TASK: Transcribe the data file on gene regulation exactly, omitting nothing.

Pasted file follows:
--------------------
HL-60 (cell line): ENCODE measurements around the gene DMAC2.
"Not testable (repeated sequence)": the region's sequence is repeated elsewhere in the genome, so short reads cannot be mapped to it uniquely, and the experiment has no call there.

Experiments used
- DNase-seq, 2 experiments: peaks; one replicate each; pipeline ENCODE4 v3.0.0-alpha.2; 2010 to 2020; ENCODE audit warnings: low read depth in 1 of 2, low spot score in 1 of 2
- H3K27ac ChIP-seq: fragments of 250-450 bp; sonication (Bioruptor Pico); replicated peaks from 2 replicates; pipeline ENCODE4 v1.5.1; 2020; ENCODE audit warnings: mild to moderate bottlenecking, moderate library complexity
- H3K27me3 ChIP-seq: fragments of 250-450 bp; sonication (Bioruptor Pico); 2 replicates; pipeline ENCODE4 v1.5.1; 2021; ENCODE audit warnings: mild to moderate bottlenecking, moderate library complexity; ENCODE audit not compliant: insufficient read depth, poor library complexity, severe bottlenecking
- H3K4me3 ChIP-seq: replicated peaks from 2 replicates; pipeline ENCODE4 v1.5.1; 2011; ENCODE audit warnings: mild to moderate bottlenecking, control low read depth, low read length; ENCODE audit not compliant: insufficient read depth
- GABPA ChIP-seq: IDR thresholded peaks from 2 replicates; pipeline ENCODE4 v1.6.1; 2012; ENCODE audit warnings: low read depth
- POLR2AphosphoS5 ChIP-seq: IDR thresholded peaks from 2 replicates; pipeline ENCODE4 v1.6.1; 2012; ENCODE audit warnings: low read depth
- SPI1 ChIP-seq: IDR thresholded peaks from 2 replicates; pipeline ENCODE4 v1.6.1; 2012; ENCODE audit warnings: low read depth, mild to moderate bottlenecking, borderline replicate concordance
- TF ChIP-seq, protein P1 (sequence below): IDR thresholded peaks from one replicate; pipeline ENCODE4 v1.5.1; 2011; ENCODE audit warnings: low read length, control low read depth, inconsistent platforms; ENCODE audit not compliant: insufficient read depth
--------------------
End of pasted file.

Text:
HL-60 (cell line): ENCODE measurements around the gene DMAC2.
"Not testable (repeated sequence)": the region's sequence is repeated elsewhere in the genome, so short reads cannot be mapped to it uniquely, and the experiment has no call there.

Experiments used
- DNase-seq, 2 experiments: peaks; one replicate each; pipeline ENCODE4 v3.0.0-alpha.2; 2010 to 2020; ENCODE audit warnings: low read depth in 1 of 2, low spot score in 1 of 2
- H3K27ac ChIP-seq: fragments of 250-450 bp; sonication (Bioruptor Pico); replicated peaks from 2 replicates; pipeline ENCODE4 v1.5.1; 2020; ENCODE audit warnings: mild to moderate bottlenecking, moderate library complexity
- H3K27me3 ChIP-seq: fragments of 250-450 bp; sonication (Bioruptor Pico); 2 replicates; pipeline ENCODE4 v1.5.1; 2021; ENCODE audit warnings: mild to moderate bottlenecking, moderate library complexity; ENCODE audit not compliant: insufficient read depth, poor library complexity, severe bottlenecking
- H3K4me3 ChIP-seq: replicated peaks from 2 replicates; pipeline ENCODE4 v1.5.1; 2011; ENCODE audit warnings: mild to moderate bottlenecking, control low read depth, low read length; ENCODE audit not compliant: insufficient read depth
- GABPA ChIP-seq: IDR thresholded peaks from 2 replicates; pipeline ENCODE4 v1.6.1; 2012; ENCODE audit warnings: low read depth
- POLR2AphosphoS5 ChIP-seq: IDR thresholded peaks from 2 replicates; pipeline ENCODE4 v1.6.1; 2012; ENCODE audit warnings: low read depth
- SPI1 ChIP-seq: IDR thresholded peaks from 2 replicates; pipeline ENCODE4 v1.6.1; 2012; ENCODE audit warnings: low read depth, mild to moderate bottlenecking, borderline replicate concordance
- TF ChIP-seq, protein P1 (sequence below): IDR thresholded peaks from one replicate; pipeline ENCODE4 v1.5.1; 2011; ENCODE audit warnings: low read length, control low read depth, inconsistent platforms; ENCODE audit not compliant: insufficient read depth